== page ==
They added that widely used public art spaces often emphasize “flexibility, changeability [and] evolution”, seemingly speaking to the organic acts of reclamation that sprang up around the Lee monument. Poor examples of public art are “static sculpture gardens” as opposed to “multi-use public destinations”, they continued.
The VMFA has been praised as an obvious choice to lead artistic efforts on Monument Avenue, and the institution has stressed that it will involve community leaders, city residents, urban planners, historians and archivists.
The VMFA also has the credibility of celebrating black legacy with artist Kenhinde Wiley’s Rumors of War and its exhibitions. Though Northam had asked for more than $10m to be granted to the VMFA for planning and initial construction on Monument Avenue, lawmakers reduced the amount to $1m over two years, and say they will return to the discussion when the museum presents a plan next September.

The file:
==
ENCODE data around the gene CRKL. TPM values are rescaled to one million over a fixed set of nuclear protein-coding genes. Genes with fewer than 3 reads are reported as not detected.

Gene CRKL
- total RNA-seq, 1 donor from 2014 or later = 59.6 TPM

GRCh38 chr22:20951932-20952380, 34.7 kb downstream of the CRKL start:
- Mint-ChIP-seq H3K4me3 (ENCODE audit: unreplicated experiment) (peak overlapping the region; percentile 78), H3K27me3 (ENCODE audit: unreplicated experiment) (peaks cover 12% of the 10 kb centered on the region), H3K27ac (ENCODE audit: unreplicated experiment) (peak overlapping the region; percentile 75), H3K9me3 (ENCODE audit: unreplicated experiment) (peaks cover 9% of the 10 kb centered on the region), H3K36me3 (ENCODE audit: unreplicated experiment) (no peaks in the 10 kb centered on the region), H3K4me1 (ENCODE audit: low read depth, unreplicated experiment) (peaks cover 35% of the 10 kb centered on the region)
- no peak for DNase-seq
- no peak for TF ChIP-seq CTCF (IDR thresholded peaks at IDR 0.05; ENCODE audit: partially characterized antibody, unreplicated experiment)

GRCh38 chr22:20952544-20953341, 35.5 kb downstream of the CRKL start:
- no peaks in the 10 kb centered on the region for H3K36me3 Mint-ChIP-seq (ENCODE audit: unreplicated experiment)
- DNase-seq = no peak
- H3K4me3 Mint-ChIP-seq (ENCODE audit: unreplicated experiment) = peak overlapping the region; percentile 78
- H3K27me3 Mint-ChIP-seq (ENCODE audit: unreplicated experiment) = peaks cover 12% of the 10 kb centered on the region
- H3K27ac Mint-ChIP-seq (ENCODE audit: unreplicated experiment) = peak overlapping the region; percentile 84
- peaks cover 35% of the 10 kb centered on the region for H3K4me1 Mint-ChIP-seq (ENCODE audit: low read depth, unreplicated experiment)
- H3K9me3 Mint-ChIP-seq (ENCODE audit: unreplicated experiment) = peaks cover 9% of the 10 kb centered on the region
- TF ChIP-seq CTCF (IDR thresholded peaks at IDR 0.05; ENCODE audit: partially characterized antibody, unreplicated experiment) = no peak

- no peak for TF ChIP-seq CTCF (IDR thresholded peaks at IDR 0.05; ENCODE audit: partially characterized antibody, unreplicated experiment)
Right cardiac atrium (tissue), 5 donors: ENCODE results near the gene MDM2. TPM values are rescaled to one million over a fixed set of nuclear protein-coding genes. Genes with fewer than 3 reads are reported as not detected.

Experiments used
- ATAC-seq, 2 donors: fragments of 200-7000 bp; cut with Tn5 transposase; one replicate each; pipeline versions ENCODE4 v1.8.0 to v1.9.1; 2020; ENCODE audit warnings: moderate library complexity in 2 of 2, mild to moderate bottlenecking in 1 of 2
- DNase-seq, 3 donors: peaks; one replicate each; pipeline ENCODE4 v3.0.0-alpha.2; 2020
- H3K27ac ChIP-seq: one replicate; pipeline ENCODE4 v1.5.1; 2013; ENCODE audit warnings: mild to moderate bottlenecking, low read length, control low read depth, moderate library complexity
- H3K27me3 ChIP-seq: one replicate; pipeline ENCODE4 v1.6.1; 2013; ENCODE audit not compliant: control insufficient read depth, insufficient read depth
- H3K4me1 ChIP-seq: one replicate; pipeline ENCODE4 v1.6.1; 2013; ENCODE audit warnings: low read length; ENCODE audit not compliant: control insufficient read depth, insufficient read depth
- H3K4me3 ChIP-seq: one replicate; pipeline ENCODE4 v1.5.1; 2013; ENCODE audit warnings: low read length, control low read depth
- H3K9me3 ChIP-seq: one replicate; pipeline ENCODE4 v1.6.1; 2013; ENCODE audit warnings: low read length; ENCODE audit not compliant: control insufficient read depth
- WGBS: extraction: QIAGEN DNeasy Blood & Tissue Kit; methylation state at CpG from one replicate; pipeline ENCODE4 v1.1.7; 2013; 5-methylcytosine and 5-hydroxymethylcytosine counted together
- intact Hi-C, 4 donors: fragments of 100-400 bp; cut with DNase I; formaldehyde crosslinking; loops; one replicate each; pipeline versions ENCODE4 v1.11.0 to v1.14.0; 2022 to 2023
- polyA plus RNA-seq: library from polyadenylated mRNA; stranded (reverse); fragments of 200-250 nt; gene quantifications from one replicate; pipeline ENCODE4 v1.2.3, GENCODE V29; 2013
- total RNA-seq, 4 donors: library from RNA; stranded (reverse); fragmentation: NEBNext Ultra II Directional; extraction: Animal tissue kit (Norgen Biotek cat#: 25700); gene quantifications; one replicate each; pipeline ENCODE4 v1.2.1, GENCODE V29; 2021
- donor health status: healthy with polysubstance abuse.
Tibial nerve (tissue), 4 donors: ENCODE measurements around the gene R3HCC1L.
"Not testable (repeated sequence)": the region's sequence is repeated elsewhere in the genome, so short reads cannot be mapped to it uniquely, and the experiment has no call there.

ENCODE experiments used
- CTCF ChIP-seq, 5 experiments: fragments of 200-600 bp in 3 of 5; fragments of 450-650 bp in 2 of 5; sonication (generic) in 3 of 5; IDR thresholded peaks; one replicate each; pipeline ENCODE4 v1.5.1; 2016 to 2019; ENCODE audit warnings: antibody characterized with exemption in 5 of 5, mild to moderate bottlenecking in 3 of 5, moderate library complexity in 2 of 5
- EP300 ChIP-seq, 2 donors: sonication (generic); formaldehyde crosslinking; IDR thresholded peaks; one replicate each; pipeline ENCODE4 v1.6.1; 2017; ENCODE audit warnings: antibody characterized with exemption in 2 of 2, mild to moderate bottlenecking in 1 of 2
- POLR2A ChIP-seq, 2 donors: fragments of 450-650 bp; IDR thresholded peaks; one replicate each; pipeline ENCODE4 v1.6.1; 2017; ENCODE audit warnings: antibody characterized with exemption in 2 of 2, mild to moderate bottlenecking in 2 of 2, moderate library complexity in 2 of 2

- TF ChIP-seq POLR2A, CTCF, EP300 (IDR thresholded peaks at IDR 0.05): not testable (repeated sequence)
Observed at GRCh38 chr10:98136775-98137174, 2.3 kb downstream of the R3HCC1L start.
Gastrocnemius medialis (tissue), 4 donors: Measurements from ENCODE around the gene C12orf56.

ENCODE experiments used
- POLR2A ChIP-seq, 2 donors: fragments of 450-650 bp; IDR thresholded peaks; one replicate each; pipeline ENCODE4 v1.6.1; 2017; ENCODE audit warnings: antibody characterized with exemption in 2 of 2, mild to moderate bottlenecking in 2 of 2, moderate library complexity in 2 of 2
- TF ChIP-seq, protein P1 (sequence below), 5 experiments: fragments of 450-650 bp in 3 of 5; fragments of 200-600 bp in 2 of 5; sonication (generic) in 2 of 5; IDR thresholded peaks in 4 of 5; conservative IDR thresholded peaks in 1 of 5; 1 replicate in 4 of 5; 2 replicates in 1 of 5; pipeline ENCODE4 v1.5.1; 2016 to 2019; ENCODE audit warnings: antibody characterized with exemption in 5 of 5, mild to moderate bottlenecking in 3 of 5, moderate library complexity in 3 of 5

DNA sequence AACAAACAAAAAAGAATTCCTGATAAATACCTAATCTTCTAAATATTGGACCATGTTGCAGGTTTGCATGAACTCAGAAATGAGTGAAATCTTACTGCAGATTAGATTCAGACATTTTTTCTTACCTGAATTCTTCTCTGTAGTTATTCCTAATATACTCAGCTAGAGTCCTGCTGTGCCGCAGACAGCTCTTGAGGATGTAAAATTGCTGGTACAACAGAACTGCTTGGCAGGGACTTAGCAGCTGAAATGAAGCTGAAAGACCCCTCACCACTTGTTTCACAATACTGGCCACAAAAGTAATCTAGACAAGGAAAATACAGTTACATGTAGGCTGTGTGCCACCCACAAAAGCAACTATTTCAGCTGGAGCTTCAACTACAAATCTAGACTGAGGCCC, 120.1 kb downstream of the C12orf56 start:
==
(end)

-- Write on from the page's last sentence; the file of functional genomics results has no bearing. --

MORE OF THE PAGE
But Allan-Charles Chipman, who ran for Richmond city council in 2020, and others say they fear that as a large institution, the VMFA won’t be able to evoke the communal, multi-use and grassroots energy on Monument Avenue in 2020. And the museum should keep in mind that the graffiti on the plinths and other pieces were legitimate art, Chipman adds.
“I do not want to erase the reimagining that’s already happened, because this would be a different conversation if the monuments and pedestals were clearly blank slates,” he says. “I would like to see the powers that be get behind, [and] really lead, support and amplify the art and the expressions that have already taken place there.”
The powers that be have already gotten it wrong, says Princess Blanding, the sister of Marcus David Peters, who is running for governor as an independent. Blanding criticizes the Library of Virginia for collecting and temporarily storing the items people left around the monument, just before the statue came down. The library is awaiting instructions from the Virginia department of general services on next steps.